While pregnant with her first child, something came over Claire Mikowski. She woke up one day and knew she would name her baby Ari.
This was not subject to debate: Ari would be the name, and that was that, though she had no idea why she felt so strongly about it.
A short time later, Mikowski informed her father, Isaac, of her decision. The old man grew quiet. Then he told her:
He once had a son named Ari. A beautiful boy, back in Poland, before the war. Ari, along with his young sister and mother, died at the hands of the Nazis.
Another family extinguished, with Isaac the sole survivor.
The revelation hit Mikowski like a thunderbolt. Though she had known that her parents endured the Holocaust, this was one more mystery recovered from their tragic past.
On Yom HaShoah, which this year falls on Tuesday, April 25, Jews take a day to remember those lost in the Holocaust.
Yet Mikowski, like many other children of survivors, lives with the legacy of the Shoah on a daily basis.
“My household wasn’t very joyous,” says the San Franciscan. “As a child I knew something very bad had happened and I dared not ask what it was.”
As the number of survivors dwindles with each passing year, second-generation members like Mikowski work to preserve their parents’ legacy — the legacy epitomized by the legend “Never forget!” It’s a mission they take personally.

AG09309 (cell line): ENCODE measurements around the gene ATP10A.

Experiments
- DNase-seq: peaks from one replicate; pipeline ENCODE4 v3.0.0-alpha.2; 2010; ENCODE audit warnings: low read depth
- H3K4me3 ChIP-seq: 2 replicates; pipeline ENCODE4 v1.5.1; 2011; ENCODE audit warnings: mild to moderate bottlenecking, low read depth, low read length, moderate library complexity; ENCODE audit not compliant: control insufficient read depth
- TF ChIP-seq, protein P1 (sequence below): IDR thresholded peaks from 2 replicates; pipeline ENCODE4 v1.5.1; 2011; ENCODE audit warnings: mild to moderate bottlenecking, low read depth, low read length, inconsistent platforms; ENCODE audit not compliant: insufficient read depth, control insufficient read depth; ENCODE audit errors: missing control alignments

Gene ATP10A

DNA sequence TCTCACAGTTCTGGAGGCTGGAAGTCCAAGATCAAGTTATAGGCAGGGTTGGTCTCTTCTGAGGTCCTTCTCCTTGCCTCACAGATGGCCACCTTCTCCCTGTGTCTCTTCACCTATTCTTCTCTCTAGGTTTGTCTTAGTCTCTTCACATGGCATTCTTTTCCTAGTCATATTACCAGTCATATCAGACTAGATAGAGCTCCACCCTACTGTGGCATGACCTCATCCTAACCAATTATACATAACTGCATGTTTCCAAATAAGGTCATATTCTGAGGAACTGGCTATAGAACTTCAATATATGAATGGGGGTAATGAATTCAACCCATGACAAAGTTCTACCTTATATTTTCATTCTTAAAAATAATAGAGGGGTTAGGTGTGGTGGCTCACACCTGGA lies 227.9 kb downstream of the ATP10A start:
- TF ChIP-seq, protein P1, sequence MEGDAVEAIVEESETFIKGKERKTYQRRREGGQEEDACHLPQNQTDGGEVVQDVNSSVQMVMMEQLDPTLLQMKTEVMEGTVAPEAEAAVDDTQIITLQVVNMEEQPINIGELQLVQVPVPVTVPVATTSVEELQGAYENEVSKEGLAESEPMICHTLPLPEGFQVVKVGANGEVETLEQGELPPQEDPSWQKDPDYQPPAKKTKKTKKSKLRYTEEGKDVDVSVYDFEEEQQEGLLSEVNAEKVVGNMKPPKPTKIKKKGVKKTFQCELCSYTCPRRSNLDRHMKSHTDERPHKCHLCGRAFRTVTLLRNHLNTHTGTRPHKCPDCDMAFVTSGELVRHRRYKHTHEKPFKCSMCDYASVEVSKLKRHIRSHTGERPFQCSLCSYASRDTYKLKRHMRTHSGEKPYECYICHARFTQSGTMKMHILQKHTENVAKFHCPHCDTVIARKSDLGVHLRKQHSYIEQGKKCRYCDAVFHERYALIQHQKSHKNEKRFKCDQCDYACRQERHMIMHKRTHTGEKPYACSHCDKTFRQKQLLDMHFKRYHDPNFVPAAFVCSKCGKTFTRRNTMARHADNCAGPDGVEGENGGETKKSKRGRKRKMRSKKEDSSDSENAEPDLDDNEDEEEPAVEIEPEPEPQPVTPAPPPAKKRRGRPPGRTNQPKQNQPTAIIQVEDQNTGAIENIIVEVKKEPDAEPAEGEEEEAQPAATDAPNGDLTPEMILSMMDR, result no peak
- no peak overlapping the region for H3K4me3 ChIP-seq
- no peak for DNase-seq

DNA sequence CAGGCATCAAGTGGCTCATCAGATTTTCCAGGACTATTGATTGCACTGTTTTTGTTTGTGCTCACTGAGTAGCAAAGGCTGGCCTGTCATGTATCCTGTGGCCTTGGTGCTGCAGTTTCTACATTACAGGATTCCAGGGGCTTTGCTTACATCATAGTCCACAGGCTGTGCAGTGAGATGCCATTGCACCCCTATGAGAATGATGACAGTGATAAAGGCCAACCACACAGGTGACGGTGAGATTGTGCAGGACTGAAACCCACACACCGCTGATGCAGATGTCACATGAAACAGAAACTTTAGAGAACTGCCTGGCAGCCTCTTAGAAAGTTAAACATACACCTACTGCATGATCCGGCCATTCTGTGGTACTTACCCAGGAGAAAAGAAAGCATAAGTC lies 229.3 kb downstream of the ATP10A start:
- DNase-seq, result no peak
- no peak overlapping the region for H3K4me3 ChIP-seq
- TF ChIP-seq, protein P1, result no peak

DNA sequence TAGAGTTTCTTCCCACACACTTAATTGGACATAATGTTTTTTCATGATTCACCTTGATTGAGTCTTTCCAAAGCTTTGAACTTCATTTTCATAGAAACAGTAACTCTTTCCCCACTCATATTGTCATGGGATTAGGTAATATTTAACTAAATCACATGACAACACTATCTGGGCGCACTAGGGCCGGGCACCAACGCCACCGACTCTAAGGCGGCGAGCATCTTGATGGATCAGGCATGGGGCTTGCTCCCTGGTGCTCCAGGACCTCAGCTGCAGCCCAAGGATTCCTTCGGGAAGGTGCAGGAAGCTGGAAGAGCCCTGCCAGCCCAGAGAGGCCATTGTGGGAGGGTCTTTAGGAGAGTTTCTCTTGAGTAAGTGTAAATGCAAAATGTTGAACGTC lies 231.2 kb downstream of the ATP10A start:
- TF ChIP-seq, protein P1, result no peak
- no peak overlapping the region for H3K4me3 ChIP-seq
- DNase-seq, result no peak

“Ever since I was a kid, I knew about it,” says Barbara Mortkowitz of Belmont. Her Polish father lost his entire family in the camps, though he managed to cross into Russia to fight with the Soviet Army. Her mother’s family perished as well, though her mother was saved by a Catholic family. The couple met in Warsaw after the war, making their way to Germany, where Mortkowitz was born in 1946.
When she was 5, the family immigrated to San Jose. “When we got here, nobody talked about [the Holocaust],” Mortkowitz recalls. “They just wanted to move on with their lives. On the surface they functioned very well. But it was traumatic that nobody could help them emotionally.”
Her late father remained an observant Jew — the family belonged to San Jose’s Congregation Sinai — but her mother eschewed religion. Overall, says Mortkowitz, “I grew up with this message that it was hard to be Jewish.”
She went on to earn a degree in sociology, and later switched careers to interior design. But it took years to work through the burden of her parents’ suffering.
“I went to a conference several years ago for children of survivors,” she recalls. “I started reading about the Holocaust and I joined Gen to Gen.”
She was referring to Generation to Generation, a Bay Area support group for adult children of survivors. “Initially I was excited to meet others,” she says, “but then you have a tendency to spend too much time on a daily basis. For a year I must have spent four to five hours a day communicating with people.”
Today she volunteers for the Bay Area Holocaust Oral History Project, which preserves eyewitness accounts and maintains an archive for education and research. She also hopes to join the Holocaust Center of Northern California’s speakers bureau, which is adding more second-generation members to its roster.